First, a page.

Anthony Donskov

Anthony Donskov is the founder of DSC where he serves as the Director of Sport Performance. Donskov holds a Masters Degree in Exercise Science & is the author of Physical Preparation for Ice Hockey.

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Crossfit for Hockey: Why It's Not a Good Fit

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I know…there have already been hundreds of articles written about Crossfit.  Some good, some bad and some just for the sake of a few Internet hits, dust up and “debate.”  Truth is most of my thoughts have already been written about by Coaches I hold in high regard, but I still frequently get asked the question, what do you think about Crossfit for hockey players?  Before I dive deeper into my response, let me start by paying a few compliments.  Crossfit has done an excellent job of building a brand (although cult may be a better word) of fitness enthusiasts.  They incorporate high intensity training, Olympic lifting, foundational lifts, and plyometrics into their protocol, all of which can aid in the development of building the athlete.  The major issue is not in these exercises per say, but in the “application” of these exercises, the overdose of stress, lack of technical proficiency and the idea of turning training into a “sport”.  I know, here comes all the hate mail, but as a strength and conditioning professional, I feel that I need to stand firm in my professional opinion, and in doing so inform both parents and young aspiring players.  Below are 4 reasons why Crossfit is not an ideal training regiment for hockey players.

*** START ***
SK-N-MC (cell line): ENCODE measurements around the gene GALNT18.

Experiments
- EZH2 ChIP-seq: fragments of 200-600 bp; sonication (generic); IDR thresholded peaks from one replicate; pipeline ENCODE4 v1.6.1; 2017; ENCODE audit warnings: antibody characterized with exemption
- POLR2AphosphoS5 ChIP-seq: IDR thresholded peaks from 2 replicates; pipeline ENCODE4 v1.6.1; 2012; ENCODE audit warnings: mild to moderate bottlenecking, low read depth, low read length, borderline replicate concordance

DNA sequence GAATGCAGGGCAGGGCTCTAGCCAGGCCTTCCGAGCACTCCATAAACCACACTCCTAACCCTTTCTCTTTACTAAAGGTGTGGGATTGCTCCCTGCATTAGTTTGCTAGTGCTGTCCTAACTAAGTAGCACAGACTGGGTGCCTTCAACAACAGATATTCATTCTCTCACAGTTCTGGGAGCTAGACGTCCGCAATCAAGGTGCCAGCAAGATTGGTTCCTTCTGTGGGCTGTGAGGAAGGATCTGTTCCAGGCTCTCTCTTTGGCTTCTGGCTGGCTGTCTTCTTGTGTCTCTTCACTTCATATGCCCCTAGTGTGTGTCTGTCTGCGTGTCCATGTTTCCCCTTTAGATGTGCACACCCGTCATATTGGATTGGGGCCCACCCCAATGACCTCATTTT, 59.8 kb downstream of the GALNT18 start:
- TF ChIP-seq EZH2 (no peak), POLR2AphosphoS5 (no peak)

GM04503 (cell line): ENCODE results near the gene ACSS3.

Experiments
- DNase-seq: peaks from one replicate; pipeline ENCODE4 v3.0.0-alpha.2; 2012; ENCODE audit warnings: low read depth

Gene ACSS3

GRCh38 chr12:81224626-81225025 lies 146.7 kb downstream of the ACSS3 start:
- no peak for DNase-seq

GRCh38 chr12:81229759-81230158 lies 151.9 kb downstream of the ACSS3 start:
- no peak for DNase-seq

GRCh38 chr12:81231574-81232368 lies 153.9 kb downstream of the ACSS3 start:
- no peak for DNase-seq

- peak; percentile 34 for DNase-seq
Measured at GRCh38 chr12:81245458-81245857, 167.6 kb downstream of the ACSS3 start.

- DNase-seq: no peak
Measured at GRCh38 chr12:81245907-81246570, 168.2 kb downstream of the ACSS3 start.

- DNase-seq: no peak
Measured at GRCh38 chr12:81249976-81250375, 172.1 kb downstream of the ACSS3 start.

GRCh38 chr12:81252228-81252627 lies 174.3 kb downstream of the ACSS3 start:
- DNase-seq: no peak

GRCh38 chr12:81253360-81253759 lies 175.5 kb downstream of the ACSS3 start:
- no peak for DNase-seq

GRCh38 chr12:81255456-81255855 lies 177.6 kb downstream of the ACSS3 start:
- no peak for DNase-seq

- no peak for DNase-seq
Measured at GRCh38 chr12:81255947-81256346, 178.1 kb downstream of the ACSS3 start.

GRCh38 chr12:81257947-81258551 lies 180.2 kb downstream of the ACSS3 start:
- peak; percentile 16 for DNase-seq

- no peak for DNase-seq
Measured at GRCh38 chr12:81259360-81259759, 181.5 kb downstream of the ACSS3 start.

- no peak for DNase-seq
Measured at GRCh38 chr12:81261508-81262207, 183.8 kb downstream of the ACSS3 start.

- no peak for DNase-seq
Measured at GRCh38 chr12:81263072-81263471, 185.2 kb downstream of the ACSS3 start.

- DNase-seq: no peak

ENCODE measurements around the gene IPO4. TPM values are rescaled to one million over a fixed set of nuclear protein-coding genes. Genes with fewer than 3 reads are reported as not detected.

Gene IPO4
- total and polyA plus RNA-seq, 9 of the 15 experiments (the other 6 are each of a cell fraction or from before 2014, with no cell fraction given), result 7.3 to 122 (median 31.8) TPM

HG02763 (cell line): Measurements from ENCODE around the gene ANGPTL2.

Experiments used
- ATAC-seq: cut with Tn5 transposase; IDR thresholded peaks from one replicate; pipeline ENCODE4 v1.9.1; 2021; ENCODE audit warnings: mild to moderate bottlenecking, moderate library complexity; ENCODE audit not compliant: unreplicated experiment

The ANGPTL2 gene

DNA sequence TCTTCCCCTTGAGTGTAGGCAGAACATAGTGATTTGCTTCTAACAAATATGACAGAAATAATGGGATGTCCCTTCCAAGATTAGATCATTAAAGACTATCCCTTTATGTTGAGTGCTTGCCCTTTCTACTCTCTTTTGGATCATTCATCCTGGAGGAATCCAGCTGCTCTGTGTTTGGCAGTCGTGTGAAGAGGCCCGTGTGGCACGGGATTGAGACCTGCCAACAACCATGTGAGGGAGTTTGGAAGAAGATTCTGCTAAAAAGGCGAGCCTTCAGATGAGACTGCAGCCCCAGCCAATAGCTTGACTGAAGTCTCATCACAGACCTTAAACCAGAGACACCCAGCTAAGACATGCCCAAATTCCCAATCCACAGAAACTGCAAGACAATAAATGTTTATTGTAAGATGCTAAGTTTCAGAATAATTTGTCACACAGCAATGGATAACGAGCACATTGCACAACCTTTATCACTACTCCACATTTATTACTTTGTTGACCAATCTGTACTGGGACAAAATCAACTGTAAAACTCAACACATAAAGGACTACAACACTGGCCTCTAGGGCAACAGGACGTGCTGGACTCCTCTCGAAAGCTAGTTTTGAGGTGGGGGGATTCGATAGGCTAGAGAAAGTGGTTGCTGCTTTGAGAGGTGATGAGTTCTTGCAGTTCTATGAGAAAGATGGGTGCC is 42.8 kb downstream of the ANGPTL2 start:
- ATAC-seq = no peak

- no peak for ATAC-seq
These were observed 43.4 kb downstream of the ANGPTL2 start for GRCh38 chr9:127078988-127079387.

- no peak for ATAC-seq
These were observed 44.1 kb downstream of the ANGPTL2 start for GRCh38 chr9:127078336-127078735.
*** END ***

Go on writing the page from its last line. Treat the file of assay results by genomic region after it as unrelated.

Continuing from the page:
1.) You can’t train a sport with a sport:  Crossfit is a sport.  Unless you’re a power lifter, bodybuilder or an Olympic lifter, weight training is NOT a sport.  Training is not an end to a means, but a means to an end.  “The only sports where training loads correlate with scoreboard success are in the weightlifting sports.” (King)  In other words, we train so that we can become stronger, more efficient hockey players, not to compete in powerlifting, bodybuilding, Olympic lifting or the Crossfit games.  We are fond of saying “we train hockey players that lift weights, not weight lifters that play hockey.”  Crossfit has turned training into a sport with prescription of daily WOD’s (workout of the day) designed to complete and compete in pre-determined exercise for time or as many rounds as possible.  There is also the addition of the Crossfit “games”, which has gained national exposure. 

2.) Least Effective Dose:  A pillar of our programming philosophy at DSC resides in the following quote by L. Garkavi:  "For every substance, small doses stimulate, moderate doses inhibit & large doses kill."  Stress is stress!  Mechanical, emotional, physiological, or psychological stress affects the body in similar fashions.  As strength coaches, we prescribe stress!  Let’s think of this logically, which Doctor would you send your son or daughter to?  The Doctor that prescribed one Tylenol to cure the common headache, or the Doctor that gave you fifteen?   We know the answer, but the analogy is powerful!  A program has to be SUSTAINABLE! Sustainability is extremely difficult to attain in the presence of consistent high volume, high intensity exercise!  Here are a few quotes from some of my favorite Coaches regarding the idea of “Least Effective Dose.”

  • Coach Mike Boyle: “Minimal effective dose.”
  • Coach Charlie Francis: “Smaller CNS demands over a longer period of time result in more acceptance and greater improvement, while the rush to get more done leads to uncertainty down the road.”